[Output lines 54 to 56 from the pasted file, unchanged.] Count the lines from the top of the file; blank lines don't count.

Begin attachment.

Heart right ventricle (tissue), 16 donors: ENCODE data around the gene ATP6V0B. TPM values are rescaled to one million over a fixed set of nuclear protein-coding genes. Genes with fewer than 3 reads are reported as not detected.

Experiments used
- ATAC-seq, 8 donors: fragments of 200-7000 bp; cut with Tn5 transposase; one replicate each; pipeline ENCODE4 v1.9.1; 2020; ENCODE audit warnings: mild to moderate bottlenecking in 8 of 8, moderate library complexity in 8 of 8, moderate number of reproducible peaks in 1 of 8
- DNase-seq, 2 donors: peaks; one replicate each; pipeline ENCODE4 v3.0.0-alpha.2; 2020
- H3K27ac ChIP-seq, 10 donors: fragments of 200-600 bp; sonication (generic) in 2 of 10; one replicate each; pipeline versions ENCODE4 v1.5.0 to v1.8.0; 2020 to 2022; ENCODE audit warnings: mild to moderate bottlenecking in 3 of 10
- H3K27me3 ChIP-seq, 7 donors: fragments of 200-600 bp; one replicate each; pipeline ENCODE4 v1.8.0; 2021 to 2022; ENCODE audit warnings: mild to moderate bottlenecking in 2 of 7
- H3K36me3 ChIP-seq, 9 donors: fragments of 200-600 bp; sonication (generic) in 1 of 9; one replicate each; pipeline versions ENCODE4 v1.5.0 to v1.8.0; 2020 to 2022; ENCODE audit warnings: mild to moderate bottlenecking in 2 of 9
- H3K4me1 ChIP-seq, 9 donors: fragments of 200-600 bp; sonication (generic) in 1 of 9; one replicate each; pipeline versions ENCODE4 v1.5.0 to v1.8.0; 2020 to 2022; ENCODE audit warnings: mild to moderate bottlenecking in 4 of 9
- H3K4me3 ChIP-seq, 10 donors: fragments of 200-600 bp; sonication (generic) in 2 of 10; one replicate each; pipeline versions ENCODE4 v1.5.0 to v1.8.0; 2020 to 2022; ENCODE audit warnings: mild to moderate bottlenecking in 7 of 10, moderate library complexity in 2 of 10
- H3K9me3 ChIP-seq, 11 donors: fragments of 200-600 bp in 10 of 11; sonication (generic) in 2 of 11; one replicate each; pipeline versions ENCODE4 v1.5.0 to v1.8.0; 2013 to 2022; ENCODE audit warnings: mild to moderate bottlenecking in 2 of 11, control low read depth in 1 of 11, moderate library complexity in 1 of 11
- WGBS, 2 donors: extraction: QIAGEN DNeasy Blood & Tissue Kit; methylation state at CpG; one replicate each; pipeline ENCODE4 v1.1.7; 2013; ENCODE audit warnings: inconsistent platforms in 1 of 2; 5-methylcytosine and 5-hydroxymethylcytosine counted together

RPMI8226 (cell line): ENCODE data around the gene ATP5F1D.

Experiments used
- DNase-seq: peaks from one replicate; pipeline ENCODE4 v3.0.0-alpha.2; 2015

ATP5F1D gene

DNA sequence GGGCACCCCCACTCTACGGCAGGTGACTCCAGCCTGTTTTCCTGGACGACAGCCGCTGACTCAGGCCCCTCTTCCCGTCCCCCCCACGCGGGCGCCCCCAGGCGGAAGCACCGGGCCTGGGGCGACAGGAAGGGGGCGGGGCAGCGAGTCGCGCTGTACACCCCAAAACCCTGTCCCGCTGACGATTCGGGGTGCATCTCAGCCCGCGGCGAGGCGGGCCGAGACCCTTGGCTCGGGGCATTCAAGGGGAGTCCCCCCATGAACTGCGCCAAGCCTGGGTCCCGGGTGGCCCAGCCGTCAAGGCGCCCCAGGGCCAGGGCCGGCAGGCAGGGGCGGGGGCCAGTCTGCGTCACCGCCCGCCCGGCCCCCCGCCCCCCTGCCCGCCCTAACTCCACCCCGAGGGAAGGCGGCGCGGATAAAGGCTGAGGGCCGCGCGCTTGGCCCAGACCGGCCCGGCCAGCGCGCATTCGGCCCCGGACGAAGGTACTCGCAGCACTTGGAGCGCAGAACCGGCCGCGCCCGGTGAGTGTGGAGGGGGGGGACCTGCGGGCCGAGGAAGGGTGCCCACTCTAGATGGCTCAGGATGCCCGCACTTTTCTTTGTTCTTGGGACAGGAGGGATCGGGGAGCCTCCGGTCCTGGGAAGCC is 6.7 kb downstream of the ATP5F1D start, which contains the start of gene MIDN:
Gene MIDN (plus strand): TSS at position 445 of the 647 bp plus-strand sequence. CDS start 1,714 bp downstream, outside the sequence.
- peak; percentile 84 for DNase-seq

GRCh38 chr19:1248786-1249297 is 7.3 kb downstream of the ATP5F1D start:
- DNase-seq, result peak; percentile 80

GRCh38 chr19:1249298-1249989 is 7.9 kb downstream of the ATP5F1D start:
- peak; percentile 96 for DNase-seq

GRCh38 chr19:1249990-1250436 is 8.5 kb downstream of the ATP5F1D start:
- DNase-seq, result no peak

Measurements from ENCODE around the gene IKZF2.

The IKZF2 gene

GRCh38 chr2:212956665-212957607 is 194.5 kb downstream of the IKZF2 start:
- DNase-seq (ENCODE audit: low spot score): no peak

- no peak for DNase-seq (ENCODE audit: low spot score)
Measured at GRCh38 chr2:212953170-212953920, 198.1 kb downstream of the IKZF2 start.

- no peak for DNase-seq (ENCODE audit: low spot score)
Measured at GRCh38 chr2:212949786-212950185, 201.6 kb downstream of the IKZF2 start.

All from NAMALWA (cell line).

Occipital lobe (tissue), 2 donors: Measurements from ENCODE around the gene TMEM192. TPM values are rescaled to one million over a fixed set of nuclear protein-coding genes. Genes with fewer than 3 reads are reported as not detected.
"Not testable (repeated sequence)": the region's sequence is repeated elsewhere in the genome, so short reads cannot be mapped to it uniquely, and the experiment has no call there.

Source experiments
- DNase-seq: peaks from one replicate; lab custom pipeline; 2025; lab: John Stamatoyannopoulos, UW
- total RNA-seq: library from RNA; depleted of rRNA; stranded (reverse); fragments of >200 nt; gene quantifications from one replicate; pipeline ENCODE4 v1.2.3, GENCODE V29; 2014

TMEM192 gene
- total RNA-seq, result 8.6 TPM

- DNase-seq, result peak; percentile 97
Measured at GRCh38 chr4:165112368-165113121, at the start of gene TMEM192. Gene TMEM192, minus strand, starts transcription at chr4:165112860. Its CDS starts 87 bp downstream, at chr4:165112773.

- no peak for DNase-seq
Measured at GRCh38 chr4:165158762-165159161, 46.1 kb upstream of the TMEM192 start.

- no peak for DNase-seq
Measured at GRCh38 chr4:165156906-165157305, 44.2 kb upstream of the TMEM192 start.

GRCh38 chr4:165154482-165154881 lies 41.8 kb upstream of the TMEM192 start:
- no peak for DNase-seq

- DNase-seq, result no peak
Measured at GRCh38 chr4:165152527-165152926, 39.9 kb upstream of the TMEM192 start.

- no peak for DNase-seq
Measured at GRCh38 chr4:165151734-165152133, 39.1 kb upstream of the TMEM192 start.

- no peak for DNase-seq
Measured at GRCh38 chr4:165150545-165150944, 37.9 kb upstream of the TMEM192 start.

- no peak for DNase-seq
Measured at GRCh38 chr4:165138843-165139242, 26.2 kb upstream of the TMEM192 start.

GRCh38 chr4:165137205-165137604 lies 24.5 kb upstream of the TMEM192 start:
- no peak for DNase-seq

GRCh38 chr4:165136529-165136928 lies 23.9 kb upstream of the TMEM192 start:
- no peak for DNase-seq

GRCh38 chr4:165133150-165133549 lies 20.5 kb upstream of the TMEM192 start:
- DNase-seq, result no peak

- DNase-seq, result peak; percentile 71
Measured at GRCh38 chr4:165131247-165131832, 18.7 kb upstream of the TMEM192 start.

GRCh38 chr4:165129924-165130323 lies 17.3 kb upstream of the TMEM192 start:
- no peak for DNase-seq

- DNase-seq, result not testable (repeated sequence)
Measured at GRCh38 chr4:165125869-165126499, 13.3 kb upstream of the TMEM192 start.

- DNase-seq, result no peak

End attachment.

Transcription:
Measured at GRCh38 chr4:165150545-165150944, 37.9 kb upstream of the TMEM192 start.

- no peak for DNase-seq
Measured at GRCh38 chr4:165138843-165139242, 26.2 kb upstream of the TMEM192 start.